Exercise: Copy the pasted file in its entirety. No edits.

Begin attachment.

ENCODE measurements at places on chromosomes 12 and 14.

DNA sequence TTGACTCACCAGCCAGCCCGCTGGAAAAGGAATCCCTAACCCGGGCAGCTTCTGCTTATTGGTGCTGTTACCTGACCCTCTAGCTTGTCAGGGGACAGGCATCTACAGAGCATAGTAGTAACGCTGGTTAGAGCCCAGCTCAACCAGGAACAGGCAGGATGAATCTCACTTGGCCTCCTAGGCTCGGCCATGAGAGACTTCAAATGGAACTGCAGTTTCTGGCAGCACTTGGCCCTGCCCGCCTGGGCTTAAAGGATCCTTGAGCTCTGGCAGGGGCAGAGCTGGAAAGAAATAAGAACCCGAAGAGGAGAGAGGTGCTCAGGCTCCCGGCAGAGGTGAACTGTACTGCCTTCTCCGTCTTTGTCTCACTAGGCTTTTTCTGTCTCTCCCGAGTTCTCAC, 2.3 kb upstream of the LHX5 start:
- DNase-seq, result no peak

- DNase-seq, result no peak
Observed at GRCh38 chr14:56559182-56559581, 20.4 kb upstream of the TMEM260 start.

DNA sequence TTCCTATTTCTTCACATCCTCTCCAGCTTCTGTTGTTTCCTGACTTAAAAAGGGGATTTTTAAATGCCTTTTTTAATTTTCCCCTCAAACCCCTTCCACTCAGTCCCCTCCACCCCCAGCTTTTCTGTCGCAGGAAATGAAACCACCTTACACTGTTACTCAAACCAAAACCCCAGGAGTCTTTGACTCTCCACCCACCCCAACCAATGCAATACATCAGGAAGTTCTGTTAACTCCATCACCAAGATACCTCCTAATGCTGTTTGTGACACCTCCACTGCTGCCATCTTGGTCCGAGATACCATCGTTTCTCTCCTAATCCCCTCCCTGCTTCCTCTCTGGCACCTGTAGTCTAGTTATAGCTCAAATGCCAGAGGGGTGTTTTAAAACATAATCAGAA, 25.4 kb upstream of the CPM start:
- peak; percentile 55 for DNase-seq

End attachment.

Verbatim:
ENCODE measurements at places on chromosomes 12 and 14.

DNA sequence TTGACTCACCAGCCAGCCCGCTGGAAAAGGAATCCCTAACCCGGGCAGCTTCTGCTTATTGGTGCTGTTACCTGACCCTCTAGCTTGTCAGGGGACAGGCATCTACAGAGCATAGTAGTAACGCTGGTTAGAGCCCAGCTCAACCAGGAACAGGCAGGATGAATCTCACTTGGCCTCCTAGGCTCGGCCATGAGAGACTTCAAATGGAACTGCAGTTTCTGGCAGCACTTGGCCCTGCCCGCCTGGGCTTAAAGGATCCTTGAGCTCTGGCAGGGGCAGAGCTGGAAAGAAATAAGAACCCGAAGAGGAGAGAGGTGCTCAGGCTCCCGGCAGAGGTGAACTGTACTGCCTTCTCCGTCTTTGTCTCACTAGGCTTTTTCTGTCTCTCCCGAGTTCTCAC, 2.3 kb upstream of the LHX5 start:
- DNase-seq, result no peak

- DNase-seq, result no peak
Observed at GRCh38 chr14:56559182-56559581, 20.4 kb upstream of the TMEM260 start.

DNA sequence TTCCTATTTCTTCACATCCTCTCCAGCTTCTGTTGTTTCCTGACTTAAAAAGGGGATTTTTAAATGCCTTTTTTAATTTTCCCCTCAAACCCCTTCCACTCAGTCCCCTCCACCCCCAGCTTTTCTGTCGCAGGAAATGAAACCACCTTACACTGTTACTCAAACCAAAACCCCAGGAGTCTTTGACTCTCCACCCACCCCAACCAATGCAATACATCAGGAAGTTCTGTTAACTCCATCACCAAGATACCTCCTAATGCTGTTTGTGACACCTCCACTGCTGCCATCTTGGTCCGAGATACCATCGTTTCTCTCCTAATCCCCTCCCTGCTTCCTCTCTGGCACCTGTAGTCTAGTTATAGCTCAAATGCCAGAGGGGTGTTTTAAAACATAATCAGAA, 25.4 kb upstream of the CPM start:
- peak; percentile 55 for DNase-seq